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2014 Champions League: Bayern Munich, Why Are They Europe's Most Feared Contender?

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In this post, we try to disect Pep Guardiola's Bayern Munich and we analyze our options against them to continue our trip to Lisbon.

Ronny Hartmann

A UEFA Champions League semifinal can never be easy. Real Madrid has faced such a challenge in the last three years and failed to move on to the final, when FC Barcelona, Bayern Munich and Borussia Dortmund woke us up from our dream of conquering the long-desired Décima at the same stage.

This year, it is Pep Guardiola's Bayern Munich the judge that will determine if we deserve to travel to Lisbon on May 25th, and it is reasonable to think the difficulty is bigger than in our previous attempts. The authority displayed by the Bavarian squad throughout the season is totally out of question, but they are not unbeatable, as we have seen recently.

If Real Madrid is balance, Atlético is intensity and Barça is -or was?- possession and control, Bayern is versatility, as our friend Ryan Cooper from Bavarian Football Works has already commented. Supported on some principles that refer back to Guardiola's masterpiece in Barcelona, this season's Bayern Munich is no longer last year's winner-of-everything, but a similarly terrifying team.

Bayern dominates. That is, basically, what they have been doing since August. They normally have the ball, dictate the tempo of the game and win. But what makes them so frightening, in my opinion, is they have been doing it in many ways. Week after week, Guardiola has changed his lineup and the system and, with very few exceptions, the outcome has been positive for them. Thus, guessing a lineup for Wednesday's game is quite difficult, but I have taken the risk to predict this one:

Bayern - Football tactics and formations

Or, at least, this is how they would look like in UEFA's graphics and when they are defending. When they get the ball, however, they would look like a bit more like this:

Bayern - Football tactics and formations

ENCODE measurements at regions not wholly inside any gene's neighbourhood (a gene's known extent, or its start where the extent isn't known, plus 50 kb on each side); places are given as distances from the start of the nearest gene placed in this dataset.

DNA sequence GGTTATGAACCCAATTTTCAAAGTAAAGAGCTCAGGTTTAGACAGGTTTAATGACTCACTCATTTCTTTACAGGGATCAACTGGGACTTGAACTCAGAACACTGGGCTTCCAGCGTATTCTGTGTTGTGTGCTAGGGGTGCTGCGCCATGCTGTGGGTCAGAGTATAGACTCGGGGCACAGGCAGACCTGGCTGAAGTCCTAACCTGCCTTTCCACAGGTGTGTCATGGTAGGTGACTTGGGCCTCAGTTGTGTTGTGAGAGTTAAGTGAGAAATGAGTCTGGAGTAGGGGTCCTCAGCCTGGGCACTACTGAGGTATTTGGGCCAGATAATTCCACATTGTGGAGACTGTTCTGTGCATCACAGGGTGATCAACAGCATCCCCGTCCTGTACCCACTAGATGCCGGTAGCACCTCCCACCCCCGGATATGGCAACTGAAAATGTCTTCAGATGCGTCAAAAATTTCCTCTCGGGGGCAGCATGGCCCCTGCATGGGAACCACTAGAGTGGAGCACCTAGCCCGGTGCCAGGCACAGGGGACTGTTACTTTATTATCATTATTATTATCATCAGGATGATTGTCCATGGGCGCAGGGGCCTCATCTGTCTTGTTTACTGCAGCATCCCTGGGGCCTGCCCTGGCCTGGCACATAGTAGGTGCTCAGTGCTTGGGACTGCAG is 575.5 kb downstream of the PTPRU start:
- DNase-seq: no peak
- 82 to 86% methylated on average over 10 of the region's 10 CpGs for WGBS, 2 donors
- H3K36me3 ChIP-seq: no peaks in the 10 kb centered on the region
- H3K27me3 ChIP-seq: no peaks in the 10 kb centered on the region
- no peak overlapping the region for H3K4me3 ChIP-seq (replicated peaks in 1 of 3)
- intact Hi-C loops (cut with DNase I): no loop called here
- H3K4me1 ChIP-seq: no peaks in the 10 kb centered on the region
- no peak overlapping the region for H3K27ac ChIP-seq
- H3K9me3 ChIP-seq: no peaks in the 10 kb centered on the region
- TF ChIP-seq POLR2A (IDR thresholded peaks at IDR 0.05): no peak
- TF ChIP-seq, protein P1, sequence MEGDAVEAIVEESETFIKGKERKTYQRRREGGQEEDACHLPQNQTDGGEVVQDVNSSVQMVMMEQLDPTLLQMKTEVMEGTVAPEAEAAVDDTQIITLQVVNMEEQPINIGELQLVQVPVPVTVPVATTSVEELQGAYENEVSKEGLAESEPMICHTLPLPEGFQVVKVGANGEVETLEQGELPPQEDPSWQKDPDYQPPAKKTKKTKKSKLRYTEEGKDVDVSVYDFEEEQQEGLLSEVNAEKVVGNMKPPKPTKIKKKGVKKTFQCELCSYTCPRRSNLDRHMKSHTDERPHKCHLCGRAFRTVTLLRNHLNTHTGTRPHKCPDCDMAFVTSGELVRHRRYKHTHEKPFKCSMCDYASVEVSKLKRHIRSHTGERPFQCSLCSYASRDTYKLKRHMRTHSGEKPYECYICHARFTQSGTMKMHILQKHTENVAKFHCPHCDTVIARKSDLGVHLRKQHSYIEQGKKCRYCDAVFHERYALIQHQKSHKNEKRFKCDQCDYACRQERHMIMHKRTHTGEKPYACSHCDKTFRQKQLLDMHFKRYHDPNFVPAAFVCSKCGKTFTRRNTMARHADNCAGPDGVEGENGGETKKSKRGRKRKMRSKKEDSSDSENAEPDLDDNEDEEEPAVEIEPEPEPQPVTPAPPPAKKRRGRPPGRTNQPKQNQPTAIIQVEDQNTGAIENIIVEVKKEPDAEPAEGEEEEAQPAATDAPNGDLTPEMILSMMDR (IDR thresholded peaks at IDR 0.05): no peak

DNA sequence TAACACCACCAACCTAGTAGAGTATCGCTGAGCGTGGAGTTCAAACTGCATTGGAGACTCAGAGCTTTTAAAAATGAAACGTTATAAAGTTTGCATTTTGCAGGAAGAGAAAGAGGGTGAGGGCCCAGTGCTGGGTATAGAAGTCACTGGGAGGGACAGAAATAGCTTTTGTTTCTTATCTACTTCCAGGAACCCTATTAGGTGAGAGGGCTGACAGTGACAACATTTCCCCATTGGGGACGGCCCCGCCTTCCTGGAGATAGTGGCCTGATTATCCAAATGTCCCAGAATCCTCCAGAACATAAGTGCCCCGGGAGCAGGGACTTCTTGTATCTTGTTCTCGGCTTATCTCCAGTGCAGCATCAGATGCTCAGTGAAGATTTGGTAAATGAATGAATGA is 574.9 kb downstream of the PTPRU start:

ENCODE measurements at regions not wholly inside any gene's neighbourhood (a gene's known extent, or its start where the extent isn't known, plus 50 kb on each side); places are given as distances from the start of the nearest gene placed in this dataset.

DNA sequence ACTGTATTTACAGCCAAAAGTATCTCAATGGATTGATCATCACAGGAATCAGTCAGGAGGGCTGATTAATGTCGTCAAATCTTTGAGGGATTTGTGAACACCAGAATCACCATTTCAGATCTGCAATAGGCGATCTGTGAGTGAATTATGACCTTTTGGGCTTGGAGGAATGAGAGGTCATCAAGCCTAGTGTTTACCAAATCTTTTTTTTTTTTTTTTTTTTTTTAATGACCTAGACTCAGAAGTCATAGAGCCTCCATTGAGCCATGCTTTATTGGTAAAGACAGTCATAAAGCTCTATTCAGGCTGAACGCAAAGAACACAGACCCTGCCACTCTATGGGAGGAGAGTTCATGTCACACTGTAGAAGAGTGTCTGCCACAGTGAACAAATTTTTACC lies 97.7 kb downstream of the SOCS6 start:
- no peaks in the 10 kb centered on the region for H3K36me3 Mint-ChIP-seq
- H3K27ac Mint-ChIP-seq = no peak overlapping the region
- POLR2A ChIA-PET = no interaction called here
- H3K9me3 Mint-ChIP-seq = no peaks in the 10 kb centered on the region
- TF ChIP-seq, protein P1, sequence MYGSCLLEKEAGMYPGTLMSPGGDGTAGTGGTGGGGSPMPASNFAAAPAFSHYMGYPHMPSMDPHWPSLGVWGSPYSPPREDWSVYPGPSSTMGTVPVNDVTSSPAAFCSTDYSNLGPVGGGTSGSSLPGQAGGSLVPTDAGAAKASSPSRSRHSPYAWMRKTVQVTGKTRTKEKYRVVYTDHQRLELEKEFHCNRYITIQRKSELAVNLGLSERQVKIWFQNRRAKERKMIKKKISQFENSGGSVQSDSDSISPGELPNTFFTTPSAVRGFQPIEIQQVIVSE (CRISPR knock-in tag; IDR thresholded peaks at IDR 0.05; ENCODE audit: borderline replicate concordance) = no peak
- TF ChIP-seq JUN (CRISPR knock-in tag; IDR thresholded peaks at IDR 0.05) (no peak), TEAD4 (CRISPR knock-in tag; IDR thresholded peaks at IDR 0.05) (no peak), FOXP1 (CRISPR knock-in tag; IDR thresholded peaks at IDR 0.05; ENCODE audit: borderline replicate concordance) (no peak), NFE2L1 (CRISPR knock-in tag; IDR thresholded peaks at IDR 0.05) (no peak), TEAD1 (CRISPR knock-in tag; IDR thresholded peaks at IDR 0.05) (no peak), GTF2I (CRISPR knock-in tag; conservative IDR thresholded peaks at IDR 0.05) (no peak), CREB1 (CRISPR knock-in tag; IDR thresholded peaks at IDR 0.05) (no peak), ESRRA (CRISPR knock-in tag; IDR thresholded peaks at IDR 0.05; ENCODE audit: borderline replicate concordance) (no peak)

The origin of this scheme is in their quarterfinal second leg against Manchester United. With Javi Martínez and Schweinsteiger suspended and Thiago injured, Bayern's only pure midfielder was Kroos. However, Lahm has been surprisingly used as a midfielder this season with great performance, and Alaba plays this role in Austria's National Team, so using them in central positions makes sense. Besides, no matter how weird the position of the fullbacks is, if you erase the names, the picture will look familiar.

Bayern's offensive potential is tremendous. All of their midfielders and strikers can get a goal out of nowhere, and their collective mechanisms are extremely fluid. Mandzukic can be fixed upfront to take care of the last shot as the great finalizer he is, but he is also showing a clever trend to fall to the wings, dragging a centerback to open lines for the wingers or the advanced midfielders inside the box. Ribéry and Robben mix their out-in and in-out movements in an unpredictable manner, and Alaba and Lahm seem to clearly read their intentions, so that Bayern ends up, inevitably, with seven men fencing the rival's box and a great variety of options to conclude their move with a shot.

Their defense, however, is not that strong. Their centerbacks can stand a physical fight against a tank-striker, but they struggle against mobile ones. Besides that, they are not particularly fast and tend to make one or two serious mistakes every game, which don't usually suppose a big deal thanks to Neuer, who was injured ten days ago but is fully recovered right now, or to the rest of their team, whose control of the ball and fast recovery prevents their opponents' strikers even from entering their side of the field.

How does one overcome that? As Arsenal, Mainz, Wolfsburg or Borussia Dortmund have shown, the best way to do that is with a really intense pressure, concentration and a bit of luck. The main drawback of using Lahm and Alaba in these central positions is that they are not really good at turning around. Bayern will try to build the usual centerback-Kroos-Lahm/Alaba-Schweinsteiger circuit to ellaborate their attack, but to do that, Lahm/Alaba will receive the ball facing their own goal, will need to turn around to look at Schweinsteiger and then give him the ball, and they are not fast at doing this. If you are able to press these six men (yeah, it's quite hard) in such a way that they have to pass the ball really quickly, they'll only have two choices: either take a risk or throw a long ball to Mandzukic. If they lose the ball there, they are not good at stopping fast transitions, so a chance is created.

Is this good for Madrid? Well, as you may have already conjectured, the BBC trio is possibly the finest weapon to attack Bayern, but their lack of defensive work may disable us to conduct a correct pressure on Bayern. As we saw when we tried to implement a similar plan against Barça in Bernabéu, Modric and Di María needed to go too far from Alonso, and there was a lot of space behind their backs. Bayern does not have Messi, that's right, but Götze, Ribéry and Robben can cause us the same trouble he did, so we'll need to work harder than that day if we want to move on to the final.